Swim Spas, as the name suggests, are a combination of a spa (or hot tub) and an exercise pool. Single-zone models are typically a fibreglass pressure-driven exercise pool which has swim jets at one end, and one or more spa seats fitted with massage jets at the other.

In the 1980s Monarch Spas developed the dual-zone swim spa so that pumps and other equipment needed for the pool could also be used to power a separate spa. Today, the advantage of the modern dual-zone system is that the two pools can be at different temperatures using different chemicals - the Hot Tub (using bromine), is hot enough for relaxation and massage, while the swim zone is cool enough for strenuous exercise (using chlorine).

Volume-driven machines[edit]

In the 1980s a new type of machine made its appearance. In an attempt to correct problems of turbulence and resulting discomfort from swimming against a jet of water, systems were devised to set the water in motion in a smoother fashion. The first, in 1984, was the SwimEx,[3] developed by Stan Charren together with two MIT-trained engineers. This machine, consisting of a fiberglass pool with the machinery housed in an adjacent compartment, sets the water in motion by means of a paddlewheel, thus generating a steady stream of water as wide as the swimming pool itself.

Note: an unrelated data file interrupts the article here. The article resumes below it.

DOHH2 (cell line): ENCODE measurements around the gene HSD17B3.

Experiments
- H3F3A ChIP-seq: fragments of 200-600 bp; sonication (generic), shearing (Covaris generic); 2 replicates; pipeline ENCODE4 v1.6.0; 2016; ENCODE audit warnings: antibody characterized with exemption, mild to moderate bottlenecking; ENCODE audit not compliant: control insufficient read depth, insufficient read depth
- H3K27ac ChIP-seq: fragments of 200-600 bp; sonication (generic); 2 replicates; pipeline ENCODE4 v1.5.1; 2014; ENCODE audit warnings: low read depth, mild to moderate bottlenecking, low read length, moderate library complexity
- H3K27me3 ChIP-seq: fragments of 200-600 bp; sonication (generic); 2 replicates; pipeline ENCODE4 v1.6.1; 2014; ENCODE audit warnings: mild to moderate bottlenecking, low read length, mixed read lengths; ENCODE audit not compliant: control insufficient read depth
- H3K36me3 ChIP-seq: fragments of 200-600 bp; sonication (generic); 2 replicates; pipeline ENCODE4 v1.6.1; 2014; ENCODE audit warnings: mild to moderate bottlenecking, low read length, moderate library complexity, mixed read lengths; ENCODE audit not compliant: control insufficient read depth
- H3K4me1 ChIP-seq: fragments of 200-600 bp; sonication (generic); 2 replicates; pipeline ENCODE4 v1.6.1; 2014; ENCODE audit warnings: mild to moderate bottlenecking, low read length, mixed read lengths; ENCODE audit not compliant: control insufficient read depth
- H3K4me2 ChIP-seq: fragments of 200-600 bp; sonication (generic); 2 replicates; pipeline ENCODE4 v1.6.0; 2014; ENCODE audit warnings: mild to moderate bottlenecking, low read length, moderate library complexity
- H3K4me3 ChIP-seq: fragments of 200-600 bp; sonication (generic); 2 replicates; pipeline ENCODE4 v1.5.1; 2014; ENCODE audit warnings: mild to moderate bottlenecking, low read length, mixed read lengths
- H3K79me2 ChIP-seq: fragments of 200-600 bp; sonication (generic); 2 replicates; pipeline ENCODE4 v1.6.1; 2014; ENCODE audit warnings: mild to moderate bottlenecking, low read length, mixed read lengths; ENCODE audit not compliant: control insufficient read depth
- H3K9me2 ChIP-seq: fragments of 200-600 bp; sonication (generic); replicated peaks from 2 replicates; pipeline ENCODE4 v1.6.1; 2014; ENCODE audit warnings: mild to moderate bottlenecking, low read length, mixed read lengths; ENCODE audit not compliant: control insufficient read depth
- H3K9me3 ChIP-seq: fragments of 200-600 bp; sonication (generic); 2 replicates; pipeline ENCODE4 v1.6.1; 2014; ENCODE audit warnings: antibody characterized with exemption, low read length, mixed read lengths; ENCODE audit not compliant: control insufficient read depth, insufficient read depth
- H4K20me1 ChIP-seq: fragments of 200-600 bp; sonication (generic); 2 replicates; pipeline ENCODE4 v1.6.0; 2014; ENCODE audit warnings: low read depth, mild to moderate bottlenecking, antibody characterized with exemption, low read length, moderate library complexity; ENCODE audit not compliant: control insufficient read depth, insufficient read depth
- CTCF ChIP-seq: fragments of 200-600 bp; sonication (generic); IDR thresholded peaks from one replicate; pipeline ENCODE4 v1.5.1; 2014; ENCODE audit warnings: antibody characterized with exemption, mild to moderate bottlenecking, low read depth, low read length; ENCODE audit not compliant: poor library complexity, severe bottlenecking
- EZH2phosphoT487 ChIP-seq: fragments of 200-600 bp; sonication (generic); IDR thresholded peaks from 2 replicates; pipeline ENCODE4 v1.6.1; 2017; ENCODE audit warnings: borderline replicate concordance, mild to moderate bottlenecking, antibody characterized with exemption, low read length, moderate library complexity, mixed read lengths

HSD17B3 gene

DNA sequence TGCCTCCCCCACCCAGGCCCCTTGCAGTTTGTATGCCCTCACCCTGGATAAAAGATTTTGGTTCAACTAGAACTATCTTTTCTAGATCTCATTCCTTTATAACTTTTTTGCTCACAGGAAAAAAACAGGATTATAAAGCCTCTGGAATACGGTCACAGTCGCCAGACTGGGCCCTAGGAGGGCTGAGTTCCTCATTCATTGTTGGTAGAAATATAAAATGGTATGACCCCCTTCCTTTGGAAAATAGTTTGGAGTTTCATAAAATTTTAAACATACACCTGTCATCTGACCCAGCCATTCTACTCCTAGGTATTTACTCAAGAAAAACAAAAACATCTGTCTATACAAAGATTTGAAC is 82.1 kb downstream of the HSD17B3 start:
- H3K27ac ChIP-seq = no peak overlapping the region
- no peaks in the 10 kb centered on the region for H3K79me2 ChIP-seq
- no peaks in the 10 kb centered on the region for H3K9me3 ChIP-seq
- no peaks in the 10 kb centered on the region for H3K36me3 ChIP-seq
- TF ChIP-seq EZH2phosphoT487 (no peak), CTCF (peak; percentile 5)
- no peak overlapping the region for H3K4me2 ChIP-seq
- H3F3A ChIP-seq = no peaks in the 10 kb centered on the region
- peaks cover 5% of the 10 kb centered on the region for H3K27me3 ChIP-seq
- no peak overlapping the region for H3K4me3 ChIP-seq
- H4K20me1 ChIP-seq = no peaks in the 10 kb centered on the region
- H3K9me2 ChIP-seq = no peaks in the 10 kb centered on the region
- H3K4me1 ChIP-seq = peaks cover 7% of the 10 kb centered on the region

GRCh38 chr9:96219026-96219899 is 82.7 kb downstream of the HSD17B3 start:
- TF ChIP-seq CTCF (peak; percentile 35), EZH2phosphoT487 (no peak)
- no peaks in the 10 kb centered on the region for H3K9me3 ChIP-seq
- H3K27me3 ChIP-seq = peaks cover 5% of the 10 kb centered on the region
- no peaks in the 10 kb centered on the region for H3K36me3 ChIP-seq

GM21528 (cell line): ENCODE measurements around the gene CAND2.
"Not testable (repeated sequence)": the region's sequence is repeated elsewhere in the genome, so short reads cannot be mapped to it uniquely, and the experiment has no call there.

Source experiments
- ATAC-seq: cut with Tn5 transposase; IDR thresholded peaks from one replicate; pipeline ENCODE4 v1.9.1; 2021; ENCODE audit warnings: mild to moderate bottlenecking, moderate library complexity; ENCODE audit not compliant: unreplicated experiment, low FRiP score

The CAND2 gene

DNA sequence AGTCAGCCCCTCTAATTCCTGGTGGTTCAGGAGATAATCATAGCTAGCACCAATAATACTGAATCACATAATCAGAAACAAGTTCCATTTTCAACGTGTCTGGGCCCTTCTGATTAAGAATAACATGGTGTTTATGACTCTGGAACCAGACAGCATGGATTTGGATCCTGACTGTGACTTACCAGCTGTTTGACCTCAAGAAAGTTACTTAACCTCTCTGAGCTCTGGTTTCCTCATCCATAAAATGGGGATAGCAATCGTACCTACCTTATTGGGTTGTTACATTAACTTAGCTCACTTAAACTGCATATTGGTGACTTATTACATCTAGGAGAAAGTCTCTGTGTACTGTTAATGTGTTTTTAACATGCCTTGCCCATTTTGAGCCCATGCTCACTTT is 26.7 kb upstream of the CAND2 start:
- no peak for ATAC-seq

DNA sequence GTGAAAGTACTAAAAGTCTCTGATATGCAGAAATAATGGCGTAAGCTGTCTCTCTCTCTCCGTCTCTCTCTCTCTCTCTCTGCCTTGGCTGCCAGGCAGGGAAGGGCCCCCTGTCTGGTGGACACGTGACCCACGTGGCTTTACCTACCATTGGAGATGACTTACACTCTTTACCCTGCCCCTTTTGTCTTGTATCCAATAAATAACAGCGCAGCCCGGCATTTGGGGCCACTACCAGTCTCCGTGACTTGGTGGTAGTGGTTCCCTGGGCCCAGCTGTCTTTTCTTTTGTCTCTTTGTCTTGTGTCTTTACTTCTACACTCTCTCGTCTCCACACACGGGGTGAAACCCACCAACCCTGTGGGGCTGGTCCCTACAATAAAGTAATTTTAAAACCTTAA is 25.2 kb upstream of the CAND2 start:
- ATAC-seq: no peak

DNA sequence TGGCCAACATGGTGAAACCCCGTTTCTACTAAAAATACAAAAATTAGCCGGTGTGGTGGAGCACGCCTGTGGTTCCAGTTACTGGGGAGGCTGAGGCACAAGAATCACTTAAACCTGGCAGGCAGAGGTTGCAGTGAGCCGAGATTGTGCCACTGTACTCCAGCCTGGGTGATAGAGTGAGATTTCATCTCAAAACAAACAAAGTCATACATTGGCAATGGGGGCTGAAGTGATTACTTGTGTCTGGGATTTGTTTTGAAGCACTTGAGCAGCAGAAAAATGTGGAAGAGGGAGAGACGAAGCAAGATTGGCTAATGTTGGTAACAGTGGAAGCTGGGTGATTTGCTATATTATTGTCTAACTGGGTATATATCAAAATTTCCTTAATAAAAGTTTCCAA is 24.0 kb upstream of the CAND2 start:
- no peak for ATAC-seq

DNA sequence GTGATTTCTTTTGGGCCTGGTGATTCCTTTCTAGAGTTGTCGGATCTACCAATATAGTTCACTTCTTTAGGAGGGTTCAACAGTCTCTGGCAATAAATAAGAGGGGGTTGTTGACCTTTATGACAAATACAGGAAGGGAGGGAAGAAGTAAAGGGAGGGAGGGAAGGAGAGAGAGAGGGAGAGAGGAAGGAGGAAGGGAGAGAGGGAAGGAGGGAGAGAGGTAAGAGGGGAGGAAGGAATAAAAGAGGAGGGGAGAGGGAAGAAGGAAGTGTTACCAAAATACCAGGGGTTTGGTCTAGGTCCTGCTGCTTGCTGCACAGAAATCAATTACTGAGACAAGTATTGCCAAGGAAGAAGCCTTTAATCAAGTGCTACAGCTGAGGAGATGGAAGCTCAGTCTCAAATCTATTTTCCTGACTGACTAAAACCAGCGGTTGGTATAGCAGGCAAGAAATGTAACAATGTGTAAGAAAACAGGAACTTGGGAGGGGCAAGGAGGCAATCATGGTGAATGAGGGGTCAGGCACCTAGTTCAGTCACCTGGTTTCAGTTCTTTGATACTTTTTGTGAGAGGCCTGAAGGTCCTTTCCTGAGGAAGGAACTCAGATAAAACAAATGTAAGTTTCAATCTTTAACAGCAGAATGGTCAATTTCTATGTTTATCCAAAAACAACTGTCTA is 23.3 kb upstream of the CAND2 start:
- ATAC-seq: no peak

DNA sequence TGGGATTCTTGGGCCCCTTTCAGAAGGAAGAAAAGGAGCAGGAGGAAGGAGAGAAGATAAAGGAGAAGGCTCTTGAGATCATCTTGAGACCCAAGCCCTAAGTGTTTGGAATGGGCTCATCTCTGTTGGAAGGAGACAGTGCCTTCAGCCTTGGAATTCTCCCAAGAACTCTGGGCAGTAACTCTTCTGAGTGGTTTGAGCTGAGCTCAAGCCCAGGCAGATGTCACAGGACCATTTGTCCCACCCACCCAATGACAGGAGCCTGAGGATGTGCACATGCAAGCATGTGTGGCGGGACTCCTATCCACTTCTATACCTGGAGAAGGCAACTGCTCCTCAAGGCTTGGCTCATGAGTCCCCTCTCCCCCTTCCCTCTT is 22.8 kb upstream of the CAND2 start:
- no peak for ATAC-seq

In the late 1980s the Endless Pool[4] was developed by James Murdock. This machine places the water-moving equipment - a large propeller encased in a stainless steel box and powered by a remote hydraulic pump, and its stainless steel water circulation tunnels - inside the body of a vinyl-lined metal pool. Its stream of water is narrower than that of the SwimEx, though the swimming experience is comparable. Other companies have copied this system since it was introduced.[citation needed]

Around the same time, the Swim Gym, a propeller-driven propulsion system became available commercially. This machine is encased within a large (10" diameter) PVC tee which is then incorporated into the concrete wall of a swimming pool. It delivers a current equivalent to that produced by Endless Pools.

In 2008, SmartPools Sdn Bhd [5] Malaysia launched its Laminar Propulsion system using drive train technology capable of moving up to 30,000 litres of water per minute at low pressure to create a non-turbulent, bubble-free, smooth flow and speed-adjustable swimming treadmill.[6]

Hybrid systems[edit]

A number of "still-water" mini-pools have been built over the years, designed to be used in conjunction with various resistance-swimming tether systems. These human-powered devices combine the self-contained aspect of counter-current swimming machines with the low cost and simplicity and freedom of movement of tether systems used in athletic training. They have major cost and energy-use advantages over mechanical swimming machines. They are valuable for aerobic exercise, endurance and strength training, and for stroke practice. However, they cannot replicate open water conditions, in which the water courses at speed past the swimmer, so that for competition training their use has to be combined with open-water practice. One example of such a device is the Swimergy Swim System, which also makes use of wave-reduction technology.